## Magic Inscribed Lotus

Indian mathematician Nārāyaṇa (1356) is the originator of the “Inscribed Lotus” (Padma Vrtta, a magic diagram constructed with the numbers of the 12×4 magic rectangle), in which every group of 12 numbers has the same sum 294. Continue reading “Magic Inscribed Lotus”

A strange right-triangle involving the unit imaginary number i ## Four Constants in Four 4’s

The infamous problem of representing numbers with four 4’s appeared for the first time in 1881 in a London science journal. In 2001, a team of mathematicians from Harvey Mudd College found that we can even get four 4’s to approximate four notable constants: the number e, π, acceleration of gravity, and Avogadro’s number. ## Math Hack of the Day: 66 + 99 = ?

Maths à la De Funès… ## Life, the Universe, and Maths

For years, mathematicians have worked to demonstrate that x3+y3+z3 = k, where k is defined as the numbers from 1 to 100. This theory is true in all cases except for an unproven exception: 42.

By 2016 and over a million hours of computation later, researchers of the UK’s Advanced Computing Research Center had its solution for 42. More intriguing number facts here.

## Prime Square

3,139,971,973,786,634,711,391,448,651,577,269,485,891,759,419,122,938,744,591,877,656,925,789,747,974,914,319,422,889,611,373,939,731 produces reversible primes in each row, column and diagonal when distributed in a 10×10 square.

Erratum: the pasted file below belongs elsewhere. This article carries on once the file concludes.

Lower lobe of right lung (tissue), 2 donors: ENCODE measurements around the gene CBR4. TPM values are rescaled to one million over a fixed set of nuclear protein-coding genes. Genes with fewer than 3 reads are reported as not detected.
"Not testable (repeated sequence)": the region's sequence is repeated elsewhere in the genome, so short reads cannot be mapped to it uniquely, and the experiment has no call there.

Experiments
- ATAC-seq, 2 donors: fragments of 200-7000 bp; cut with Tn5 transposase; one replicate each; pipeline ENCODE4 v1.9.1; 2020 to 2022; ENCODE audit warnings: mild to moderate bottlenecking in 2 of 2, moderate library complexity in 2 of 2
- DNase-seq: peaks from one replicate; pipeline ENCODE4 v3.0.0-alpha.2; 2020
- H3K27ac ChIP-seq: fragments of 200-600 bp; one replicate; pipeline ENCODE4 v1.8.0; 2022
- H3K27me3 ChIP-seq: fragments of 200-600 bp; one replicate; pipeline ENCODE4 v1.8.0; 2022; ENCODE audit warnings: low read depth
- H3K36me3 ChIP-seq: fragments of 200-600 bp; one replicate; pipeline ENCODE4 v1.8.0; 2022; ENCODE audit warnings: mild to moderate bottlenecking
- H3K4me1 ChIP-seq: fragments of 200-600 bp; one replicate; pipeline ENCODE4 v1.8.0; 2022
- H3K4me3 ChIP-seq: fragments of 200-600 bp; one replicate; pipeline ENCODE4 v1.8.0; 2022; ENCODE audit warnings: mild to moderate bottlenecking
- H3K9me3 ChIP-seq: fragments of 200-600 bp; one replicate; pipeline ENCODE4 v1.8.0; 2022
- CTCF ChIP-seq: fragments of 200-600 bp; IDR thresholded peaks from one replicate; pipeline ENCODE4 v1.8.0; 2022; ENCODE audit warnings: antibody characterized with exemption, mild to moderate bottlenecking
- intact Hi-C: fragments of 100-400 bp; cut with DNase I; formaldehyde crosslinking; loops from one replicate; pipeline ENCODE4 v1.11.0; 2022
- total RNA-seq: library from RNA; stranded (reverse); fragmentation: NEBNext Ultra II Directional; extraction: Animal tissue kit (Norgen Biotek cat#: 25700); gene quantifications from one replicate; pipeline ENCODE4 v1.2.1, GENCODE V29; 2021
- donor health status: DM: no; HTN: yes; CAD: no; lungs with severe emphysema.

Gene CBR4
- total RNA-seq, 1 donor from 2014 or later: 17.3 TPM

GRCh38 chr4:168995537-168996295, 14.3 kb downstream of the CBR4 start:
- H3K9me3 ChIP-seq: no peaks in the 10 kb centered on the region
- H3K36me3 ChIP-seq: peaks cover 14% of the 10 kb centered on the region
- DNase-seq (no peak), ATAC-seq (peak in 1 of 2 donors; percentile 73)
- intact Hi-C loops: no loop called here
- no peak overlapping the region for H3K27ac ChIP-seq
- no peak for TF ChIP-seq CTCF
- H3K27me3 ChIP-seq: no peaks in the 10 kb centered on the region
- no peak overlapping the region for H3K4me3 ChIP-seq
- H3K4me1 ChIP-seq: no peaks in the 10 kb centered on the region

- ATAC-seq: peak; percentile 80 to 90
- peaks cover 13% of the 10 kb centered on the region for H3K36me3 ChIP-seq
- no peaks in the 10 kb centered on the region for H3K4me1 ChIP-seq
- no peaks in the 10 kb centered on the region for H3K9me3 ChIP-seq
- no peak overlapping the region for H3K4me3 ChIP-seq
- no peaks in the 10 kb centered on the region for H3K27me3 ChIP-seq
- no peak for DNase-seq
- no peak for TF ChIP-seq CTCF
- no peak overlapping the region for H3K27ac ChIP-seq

Diagram by HT Jens Kruse Andersen. ## Mirror Squares

10² = 100 <-> 001 = 01²
11²  = 121  <->  121 = 11²
12² = 144 <-> 441 = 21²
13² = 169 <-> 961 = 31²

## Inverse Powers of Phi

Summation of Alternating Inverse Powers of Phi… ## The Kepler Triangle, Phi and Pi

A “Kepler triangle” is a right triangle having edge lengths in a geometric progression, in which the common ratio is √ϕ, where ϕ represents the golden ratio.
Well, let’s construct a square with side length √ϕ that inscribes a Kepler triangle, that is, a right triangle with edges 1 : √ϕ : ϕ (or approximately 1 : 1.272 : 1.618), as shown in the picture. Draw then the circumcircle of the Kepler triangle (highlighted in orange in the picture) whose diameter is the hypotenuse of the triangle.
Then, the perimeters of the square (4√ϕ≈5.0884) and the circle (πϕ≈5.083) coincide up to an error less than 0.1%. From this, we can get the approximation coincidence π≈4/√ϕ ## Fibonacci Right Triangle

The sum of the squares of consecutive Fibonacci numbers is another Fibonacci number.